Unlike the above, Linear Scripting is carried out manually by an individual who records each and every step of the process. This framework is also known as the Record and Playback framework and takes up ample time to execute. It does not rely on automation expertise and might be a simple way to record a script, but it does not leave any space of script reuse. It also takes time for maintenance and you would have to hand-code the test script in order to run the framework in the future.
- Module Based Testing Framework
As the name suggests, the Module Based Testing Framework requires the existence of various modules to run the framework. You would have to create separate scripts for every module and collaborate them in order to generate the best results out of the automation test. If variations are made in how the application works, the modules would not be affected. The scripts remain unharmed until one manually alters them. This offers a cost-efficient method of management since the combination of several modules creates a high level of modularization. The productivity remains at its peak. However, much time and effort can go into individually making changes to the test data in case there is a need.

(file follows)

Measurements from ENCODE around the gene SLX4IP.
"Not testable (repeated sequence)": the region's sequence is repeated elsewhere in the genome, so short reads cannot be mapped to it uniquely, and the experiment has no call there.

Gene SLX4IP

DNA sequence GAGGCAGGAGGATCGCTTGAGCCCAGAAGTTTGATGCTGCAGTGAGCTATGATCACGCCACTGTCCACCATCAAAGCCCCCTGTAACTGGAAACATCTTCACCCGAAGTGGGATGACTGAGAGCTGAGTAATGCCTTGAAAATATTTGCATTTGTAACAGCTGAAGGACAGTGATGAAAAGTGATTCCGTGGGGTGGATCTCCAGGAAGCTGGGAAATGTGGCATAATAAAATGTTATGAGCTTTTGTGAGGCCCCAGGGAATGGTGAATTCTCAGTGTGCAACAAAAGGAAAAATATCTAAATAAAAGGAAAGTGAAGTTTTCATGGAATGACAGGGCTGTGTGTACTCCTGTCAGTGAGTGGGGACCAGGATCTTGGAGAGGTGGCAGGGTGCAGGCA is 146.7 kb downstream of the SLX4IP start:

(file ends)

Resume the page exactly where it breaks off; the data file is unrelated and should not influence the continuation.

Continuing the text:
Popular Examples of Test Automation Frameworks
Here are some of the most popular test automation frameworks used by developers across the globe:
The Selenium framework is the most widely used automation framework structure that increases code readability and hence improves test productivity. The ‘test case’ and ‘data’ are separately kept from each other to test how efficiently a web page can run. Selenium automation frameworks can also be utilized by executing test cases from an external source.